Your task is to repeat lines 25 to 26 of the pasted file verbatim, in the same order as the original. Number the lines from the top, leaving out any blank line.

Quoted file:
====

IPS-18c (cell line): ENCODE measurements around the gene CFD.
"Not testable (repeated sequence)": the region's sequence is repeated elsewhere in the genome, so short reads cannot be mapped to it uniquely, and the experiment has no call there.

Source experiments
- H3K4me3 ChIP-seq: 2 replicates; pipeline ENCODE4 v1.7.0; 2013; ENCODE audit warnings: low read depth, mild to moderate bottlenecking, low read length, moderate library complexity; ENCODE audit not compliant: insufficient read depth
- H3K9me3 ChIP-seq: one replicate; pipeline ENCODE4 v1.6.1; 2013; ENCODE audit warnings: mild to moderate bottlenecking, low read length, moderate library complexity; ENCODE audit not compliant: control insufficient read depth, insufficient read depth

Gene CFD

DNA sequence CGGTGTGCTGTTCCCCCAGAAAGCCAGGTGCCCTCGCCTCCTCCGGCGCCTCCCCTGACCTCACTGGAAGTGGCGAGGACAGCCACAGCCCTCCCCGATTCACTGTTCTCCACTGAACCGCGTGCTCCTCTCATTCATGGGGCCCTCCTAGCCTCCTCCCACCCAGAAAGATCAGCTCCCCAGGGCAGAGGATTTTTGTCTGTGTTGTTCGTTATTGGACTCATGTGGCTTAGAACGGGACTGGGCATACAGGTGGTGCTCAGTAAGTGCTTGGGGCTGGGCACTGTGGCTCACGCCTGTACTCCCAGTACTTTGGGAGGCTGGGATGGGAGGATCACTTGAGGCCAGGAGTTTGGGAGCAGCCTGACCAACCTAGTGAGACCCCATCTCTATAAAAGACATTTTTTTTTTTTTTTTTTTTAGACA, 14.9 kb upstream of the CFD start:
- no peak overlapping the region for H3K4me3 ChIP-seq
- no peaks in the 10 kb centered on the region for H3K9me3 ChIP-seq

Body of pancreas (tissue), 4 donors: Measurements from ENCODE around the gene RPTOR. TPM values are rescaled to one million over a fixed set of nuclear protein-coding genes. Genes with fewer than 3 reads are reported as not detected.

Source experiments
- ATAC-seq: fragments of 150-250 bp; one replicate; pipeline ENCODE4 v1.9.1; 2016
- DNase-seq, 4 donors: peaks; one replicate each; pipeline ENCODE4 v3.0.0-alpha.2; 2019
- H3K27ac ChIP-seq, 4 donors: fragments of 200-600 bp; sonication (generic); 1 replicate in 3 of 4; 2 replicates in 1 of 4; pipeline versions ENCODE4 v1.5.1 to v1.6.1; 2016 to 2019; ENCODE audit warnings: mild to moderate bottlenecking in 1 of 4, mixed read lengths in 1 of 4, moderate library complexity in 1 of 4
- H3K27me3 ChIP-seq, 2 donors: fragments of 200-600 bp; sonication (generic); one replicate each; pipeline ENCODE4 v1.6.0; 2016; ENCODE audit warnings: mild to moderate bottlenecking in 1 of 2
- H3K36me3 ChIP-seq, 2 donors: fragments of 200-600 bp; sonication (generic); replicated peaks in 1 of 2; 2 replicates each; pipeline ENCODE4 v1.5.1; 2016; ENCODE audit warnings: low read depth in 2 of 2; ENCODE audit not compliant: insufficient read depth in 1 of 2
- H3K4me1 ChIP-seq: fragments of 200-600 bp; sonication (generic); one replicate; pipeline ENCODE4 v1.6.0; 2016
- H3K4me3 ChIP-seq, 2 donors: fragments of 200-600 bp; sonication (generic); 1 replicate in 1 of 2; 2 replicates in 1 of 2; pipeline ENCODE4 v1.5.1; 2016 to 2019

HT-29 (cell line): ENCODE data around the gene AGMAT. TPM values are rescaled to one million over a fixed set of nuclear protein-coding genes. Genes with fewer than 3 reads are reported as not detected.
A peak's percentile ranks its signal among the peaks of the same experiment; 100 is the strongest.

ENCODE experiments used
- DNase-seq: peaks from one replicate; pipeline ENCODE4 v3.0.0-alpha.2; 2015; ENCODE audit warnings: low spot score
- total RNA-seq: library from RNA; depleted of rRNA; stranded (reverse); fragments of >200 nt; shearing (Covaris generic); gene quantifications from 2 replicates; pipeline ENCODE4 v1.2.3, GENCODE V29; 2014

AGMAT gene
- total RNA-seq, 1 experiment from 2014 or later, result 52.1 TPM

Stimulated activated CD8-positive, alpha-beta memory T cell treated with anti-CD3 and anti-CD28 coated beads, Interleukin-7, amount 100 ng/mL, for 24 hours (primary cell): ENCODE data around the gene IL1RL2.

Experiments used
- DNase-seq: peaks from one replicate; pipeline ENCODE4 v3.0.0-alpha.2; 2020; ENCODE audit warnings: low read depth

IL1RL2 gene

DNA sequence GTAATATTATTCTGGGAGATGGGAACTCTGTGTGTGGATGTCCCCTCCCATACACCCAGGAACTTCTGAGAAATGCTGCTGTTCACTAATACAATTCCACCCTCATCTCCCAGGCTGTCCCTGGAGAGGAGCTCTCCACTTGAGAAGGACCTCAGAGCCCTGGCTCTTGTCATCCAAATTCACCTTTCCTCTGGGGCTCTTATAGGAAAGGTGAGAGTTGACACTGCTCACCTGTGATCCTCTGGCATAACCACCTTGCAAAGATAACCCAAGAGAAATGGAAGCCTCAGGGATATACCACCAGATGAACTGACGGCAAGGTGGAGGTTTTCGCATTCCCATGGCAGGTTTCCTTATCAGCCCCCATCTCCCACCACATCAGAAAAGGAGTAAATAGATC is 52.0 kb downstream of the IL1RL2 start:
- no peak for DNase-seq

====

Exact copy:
- total RNA-seq, 1 experiment from 2014 or later, result 52.1 TPM

Stimulated activated CD8-positive, alpha-beta memory T cell treated with anti-CD3 and anti-CD28 coated beads, Interleukin-7, amount 100 ng/mL, for 24 hours (primary cell): ENCODE data around the gene IL1RL2.